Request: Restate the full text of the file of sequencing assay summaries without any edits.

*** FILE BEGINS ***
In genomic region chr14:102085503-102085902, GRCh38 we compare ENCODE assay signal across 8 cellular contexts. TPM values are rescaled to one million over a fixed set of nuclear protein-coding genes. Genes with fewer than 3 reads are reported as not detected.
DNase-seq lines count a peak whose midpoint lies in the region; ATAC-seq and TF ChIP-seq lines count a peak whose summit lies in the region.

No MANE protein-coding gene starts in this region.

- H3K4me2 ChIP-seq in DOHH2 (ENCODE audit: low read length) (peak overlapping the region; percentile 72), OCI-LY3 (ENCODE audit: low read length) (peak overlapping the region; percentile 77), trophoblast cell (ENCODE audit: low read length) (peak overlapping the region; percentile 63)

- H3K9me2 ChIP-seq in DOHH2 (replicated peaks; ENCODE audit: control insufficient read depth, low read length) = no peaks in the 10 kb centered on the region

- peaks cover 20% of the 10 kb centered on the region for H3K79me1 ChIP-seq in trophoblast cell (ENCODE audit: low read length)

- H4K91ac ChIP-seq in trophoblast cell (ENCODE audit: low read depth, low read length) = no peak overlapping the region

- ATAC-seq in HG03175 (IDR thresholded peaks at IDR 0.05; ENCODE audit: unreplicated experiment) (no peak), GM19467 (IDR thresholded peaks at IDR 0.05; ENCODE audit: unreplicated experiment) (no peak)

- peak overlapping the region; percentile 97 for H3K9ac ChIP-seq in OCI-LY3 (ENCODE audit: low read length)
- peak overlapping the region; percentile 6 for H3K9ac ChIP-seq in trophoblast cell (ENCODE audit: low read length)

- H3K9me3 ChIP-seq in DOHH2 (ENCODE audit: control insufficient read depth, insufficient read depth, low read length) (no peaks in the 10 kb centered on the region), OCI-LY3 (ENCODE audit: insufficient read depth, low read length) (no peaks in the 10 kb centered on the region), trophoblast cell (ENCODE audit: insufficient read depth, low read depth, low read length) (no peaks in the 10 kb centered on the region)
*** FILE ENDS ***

In genomic region chr14:102085503-102085902, GRCh38 we compare ENCODE assay signal across 8 cellular contexts. TPM values are rescaled to one million over a fixed set of nuclear protein-coding genes. Genes with fewer than 3 reads are reported as not detected.
DNase-seq lines count a peak whose midpoint lies in the region; ATAC-seq and TF ChIP-seq lines count a peak whose summit lies in the region.

No MANE protein-coding gene starts in this region.

- H3K4me2 ChIP-seq in DOHH2 (ENCODE audit: low read length) (peak overlapping the region; percentile 72), OCI-LY3 (ENCODE audit: low read length) (peak overlapping the region; percentile 77), trophoblast cell (ENCODE audit: low read length) (peak overlapping the region; percentile 63)

- H3K9me2 ChIP-seq in DOHH2 (replicated peaks; ENCODE audit: control insufficient read depth, low read length) = no peaks in the 10 kb centered on the region

- peaks cover 20% of the 10 kb centered on the region for H3K79me1 ChIP-seq in trophoblast cell (ENCODE audit: low read length)

- H4K91ac ChIP-seq in trophoblast cell (ENCODE audit: low read depth, low read length) = no peak overlapping the region

- ATAC-seq in HG03175 (IDR thresholded peaks at IDR 0.05; ENCODE audit: unreplicated experiment) (no peak), GM19467 (IDR thresholded peaks at IDR 0.05; ENCODE audit: unreplicated experiment) (no peak)

- peak overlapping the region; percentile 97 for H3K9ac ChIP-seq in OCI-LY3 (ENCODE audit: low read length)
- peak overlapping the region; percentile 6 for H3K9ac ChIP-seq in trophoblast cell (ENCODE audit: low read length)

- H3K9me3 ChIP-seq in DOHH2 (ENCODE audit: control insufficient read depth, insufficient read depth, low read length) (no peaks in the 10 kb centered on the region), OCI-LY3 (ENCODE audit: insufficient read depth, low read length) (no peaks in the 10 kb centered on the region), trophoblast cell (ENCODE audit: insufficient read depth, low read depth, low read length) (no peaks in the 10 kb centered on the region)